BuildForce report shows labour sourcing crucial to meet growing job demands in B.C.

posted on February 3, 2020

By Journal of Commerce |

A new forecast by BuildForce Canada predicts high construction volume and a surge in demand for workers will make finding new sources of labour crucial for B.C.’s construction industry.

BuildForce Canada’s 2020–2029 Construction and Maintenance Looking Forward shows that the industry is already facing high work volume. Significant non-residential projects and unprecedented levels of housing starts combined to push construction activity in B.C. to record levels in 2019.

The high levels of work are putting pressure on already strained labour demand. And according to BuildForce, the industry will need to source 11,700 additional workers by 2021.

The report’s analysis of tracked projects shows that construction demands will remain exceptionally high for the next couple of years and peak in the latter half of 2021. However, even as demand moderates somewhat over the scenario period, BuildForce forecasts that demand levels will remain well above 2019 levels.

BuildForce’s analysis stressed that when coupled with the anticipated retirement of baby boomers from the labour force, the industry will face a difficult battle to pace with recruitment, training, and its labour force development needs during the coming decade.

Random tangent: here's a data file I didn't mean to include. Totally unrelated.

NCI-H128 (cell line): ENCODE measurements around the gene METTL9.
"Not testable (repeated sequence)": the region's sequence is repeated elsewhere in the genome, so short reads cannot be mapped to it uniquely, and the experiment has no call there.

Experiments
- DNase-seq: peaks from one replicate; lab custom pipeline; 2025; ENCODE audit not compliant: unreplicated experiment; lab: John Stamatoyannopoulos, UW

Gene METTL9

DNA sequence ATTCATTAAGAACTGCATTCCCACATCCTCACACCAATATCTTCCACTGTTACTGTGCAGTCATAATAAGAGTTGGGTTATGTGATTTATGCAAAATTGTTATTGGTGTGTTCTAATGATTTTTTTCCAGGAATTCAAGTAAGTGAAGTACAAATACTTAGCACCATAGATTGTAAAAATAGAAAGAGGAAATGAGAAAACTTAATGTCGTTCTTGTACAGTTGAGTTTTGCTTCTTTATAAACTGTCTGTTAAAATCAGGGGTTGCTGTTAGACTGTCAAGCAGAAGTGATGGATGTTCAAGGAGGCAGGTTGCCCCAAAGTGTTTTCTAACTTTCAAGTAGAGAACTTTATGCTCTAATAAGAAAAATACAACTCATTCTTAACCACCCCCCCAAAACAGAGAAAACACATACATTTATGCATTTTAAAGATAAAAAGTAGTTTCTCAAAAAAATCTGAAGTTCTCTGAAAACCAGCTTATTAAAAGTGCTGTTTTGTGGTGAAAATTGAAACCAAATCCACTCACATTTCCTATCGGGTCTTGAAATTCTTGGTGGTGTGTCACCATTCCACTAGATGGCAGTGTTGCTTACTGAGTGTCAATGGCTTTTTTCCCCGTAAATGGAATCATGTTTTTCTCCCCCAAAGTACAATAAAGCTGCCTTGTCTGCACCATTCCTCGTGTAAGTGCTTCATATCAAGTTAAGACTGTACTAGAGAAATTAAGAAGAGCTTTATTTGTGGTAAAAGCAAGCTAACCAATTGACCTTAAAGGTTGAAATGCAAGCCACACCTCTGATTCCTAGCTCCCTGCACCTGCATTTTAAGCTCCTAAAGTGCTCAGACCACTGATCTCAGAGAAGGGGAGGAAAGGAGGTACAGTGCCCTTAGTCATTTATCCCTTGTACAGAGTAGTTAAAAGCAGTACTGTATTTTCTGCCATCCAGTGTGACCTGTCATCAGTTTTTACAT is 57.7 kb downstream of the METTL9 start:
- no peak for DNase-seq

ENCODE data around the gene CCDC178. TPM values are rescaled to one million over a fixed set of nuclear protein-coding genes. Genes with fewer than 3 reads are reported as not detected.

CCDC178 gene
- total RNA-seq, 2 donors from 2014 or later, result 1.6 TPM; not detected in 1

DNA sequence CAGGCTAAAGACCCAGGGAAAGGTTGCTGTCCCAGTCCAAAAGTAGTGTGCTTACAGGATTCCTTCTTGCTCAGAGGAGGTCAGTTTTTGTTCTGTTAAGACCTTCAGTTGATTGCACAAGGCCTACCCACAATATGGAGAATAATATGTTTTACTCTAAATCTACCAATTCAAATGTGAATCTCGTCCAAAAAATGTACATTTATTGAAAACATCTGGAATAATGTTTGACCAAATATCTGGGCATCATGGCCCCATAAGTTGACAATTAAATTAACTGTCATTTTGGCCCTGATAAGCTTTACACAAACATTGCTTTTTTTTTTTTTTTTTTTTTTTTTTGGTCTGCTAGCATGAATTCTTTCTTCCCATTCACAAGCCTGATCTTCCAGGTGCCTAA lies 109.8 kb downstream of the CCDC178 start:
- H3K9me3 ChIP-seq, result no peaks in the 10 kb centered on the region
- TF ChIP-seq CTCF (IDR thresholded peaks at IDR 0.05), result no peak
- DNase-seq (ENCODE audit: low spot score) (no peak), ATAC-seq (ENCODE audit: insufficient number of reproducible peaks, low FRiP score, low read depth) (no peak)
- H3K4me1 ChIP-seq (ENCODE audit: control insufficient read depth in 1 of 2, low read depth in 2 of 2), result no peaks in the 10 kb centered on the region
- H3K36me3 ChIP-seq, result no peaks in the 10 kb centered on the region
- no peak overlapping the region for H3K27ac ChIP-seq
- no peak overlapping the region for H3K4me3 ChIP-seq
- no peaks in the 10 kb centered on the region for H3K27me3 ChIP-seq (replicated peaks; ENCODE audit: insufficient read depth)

The report states that the province’s construction and maintenance industry will be dominated mostly by non-residential projects, while the residential sector will also remain strong, as mild declines in new housing construction will be offset by growing renovation and maintenance demands.

“Unemployment in the B.C. construction industry remains at historically low levels, below 4 per cent,” said Bill Ferreira, executive director of BuildForce Canada. “While the industry will need to focus on long-term recruitment and skills development strategies, worker mobility will be critical to meeting the province’s anticipated construction needs, particularly over the short term.”

Read more